Italy has weathered the financial crisis better than many of its peers but some economists say that because of its huge debt mountain and traditionally weak growth it is not immune from a Greek-style debt crisis.
The euro zone's third largest economy, Europe's biggest bond market, has been one of the most sluggish in the 16-nation currency bloc for well over a decade, due to low productivity and competitiveness.
Although its debt ratings do not appear at risk in the short term, analysts warn that unless it can push through long-delayed, unpopular structural reforms, it will struggle to achieve a strong and lasting reversal of its high public debt and the costs of servicing it.
Following are some of the key factors to watch:
Debt and Deficit
Italy's debt burden is seen rising to 117 percent of GDP in 2010 from 103.5 percent in 2007, according to government projections. Although the rise over the period is less than forecasts for Ireland, Greece, Spain and Portugal, the ratio is still among the euro zone's highest and comparable to Greece's.
Debt is projected to fall below 115 percent of GDP in 2012 while the budget deficit, which stood at 5.9 percent in 2009 — compared to 12.7 percent for Greece — is targeted to fall to 5.0 percent this year and dip below the EU's 3 percent ceiling in two years' time.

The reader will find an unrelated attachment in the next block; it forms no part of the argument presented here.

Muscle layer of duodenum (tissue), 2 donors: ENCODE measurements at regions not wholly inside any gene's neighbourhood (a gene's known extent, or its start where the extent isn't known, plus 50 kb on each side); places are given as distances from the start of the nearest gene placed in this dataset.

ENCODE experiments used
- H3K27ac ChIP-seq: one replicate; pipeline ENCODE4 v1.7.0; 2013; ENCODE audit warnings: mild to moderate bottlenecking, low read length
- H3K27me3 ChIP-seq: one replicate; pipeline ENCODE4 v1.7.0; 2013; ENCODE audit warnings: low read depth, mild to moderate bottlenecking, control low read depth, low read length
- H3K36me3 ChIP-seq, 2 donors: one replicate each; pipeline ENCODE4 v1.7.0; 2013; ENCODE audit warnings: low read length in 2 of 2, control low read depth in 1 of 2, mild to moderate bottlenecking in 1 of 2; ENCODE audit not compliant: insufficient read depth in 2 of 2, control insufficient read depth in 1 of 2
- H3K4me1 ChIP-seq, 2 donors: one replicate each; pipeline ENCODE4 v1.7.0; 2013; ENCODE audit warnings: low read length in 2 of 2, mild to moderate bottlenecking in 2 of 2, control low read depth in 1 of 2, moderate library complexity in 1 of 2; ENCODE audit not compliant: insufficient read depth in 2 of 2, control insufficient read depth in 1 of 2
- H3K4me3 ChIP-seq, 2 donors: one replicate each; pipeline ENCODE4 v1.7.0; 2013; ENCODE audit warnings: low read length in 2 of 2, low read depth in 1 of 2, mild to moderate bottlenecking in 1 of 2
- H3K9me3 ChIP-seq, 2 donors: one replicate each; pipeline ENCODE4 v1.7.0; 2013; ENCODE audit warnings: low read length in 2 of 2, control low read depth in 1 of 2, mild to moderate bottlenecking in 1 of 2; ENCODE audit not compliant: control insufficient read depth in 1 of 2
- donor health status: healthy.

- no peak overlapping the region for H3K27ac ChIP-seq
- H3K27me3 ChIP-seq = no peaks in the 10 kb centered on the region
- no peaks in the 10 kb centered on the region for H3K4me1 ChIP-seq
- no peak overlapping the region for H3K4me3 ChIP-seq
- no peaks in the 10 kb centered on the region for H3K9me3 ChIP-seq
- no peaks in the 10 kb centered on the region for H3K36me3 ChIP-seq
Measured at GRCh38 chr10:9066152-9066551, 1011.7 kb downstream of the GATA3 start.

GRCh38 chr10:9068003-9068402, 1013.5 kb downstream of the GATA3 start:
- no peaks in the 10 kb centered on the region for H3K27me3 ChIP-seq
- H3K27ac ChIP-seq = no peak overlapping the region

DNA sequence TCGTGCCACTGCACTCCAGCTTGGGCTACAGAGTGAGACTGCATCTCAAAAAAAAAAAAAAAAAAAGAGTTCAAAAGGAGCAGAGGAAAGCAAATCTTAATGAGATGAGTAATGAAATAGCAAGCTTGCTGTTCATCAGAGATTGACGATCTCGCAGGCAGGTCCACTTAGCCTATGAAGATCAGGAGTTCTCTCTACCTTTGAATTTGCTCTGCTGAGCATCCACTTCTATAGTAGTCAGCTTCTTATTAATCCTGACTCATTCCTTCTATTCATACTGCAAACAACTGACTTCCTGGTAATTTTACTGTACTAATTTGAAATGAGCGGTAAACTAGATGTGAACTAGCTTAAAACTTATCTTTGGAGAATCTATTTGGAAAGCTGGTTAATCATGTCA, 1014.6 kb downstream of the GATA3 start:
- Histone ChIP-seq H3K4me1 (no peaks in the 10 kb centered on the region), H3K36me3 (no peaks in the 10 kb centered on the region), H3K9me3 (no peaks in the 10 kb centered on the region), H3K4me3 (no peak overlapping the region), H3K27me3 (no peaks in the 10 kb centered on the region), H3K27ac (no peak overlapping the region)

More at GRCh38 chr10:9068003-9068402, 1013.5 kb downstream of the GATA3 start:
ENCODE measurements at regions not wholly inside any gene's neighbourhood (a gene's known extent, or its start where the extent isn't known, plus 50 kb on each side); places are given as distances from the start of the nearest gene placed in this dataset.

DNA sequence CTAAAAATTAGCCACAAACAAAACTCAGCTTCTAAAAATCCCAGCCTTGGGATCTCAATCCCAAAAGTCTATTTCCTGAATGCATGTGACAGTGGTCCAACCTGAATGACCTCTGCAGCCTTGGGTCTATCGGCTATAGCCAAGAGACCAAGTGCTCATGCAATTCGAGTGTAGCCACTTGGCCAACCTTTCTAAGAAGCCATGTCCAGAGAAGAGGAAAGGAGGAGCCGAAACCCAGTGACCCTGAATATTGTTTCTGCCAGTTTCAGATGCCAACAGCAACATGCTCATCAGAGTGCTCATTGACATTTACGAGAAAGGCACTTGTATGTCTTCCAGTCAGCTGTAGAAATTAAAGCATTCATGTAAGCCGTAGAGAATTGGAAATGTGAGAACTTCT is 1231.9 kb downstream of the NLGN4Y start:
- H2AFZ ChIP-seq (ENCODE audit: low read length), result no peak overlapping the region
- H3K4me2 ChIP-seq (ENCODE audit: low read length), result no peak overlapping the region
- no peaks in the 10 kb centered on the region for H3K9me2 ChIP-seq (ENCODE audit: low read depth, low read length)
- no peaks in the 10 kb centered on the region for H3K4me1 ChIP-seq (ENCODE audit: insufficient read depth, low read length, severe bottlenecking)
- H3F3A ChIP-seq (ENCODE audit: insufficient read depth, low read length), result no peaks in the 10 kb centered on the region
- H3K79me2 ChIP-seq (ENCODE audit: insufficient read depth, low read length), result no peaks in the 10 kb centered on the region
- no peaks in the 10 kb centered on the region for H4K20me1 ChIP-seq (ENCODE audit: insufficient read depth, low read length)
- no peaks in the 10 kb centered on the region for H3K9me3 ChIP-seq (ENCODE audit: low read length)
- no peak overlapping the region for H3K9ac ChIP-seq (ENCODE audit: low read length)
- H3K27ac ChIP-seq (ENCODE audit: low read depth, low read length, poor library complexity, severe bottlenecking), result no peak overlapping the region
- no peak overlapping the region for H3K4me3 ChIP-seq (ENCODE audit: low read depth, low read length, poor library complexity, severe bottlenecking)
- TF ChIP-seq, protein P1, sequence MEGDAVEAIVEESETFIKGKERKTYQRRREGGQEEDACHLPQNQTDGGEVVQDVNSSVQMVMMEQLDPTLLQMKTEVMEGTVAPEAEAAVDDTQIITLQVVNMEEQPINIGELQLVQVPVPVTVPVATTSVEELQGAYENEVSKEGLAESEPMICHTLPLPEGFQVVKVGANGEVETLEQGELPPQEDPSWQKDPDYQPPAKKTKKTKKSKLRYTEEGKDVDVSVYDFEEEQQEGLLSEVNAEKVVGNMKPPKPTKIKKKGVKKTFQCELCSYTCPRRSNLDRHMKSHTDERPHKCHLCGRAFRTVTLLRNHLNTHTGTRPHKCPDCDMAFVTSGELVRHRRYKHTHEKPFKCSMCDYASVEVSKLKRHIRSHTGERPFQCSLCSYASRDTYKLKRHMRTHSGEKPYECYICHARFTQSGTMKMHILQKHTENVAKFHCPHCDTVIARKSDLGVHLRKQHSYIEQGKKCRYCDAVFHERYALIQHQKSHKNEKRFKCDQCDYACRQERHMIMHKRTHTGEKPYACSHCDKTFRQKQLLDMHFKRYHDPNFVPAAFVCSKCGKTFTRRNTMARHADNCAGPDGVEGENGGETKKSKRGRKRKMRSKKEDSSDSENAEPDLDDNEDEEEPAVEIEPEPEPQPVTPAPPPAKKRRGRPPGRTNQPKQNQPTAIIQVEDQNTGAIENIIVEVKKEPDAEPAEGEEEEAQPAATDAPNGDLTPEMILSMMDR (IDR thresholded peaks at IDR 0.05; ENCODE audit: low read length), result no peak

However, the European Commission has warned Italy it may miss those targets due to over-optimistic growth forecasts and a lack of specific austerity measures.
After contracting by 5.0 percent in 2009 — the largest drop in its post-war history — GDP is expected by the government to rise 1.1 percent this year — but the European Commission and the Bank of Italy both forecast just 0.7 percent growth.
Italy was the first G-8 country to lose its AAA credit rating in the 1990s, and analysts say its long record in dealing with high public debt makes it a less immediate target for financial markets.
Yet if growth remains weak, then tax revenues will be lower than expected and social spending will be harder to cut, making fiscal targets more difficult to reach and potentially putting Rome back on markets' radar screen.
What to Watch:
— More details on the reforms the government wants to implement, such as fiscal federalism, and what benefits or dangers those could have for the economy.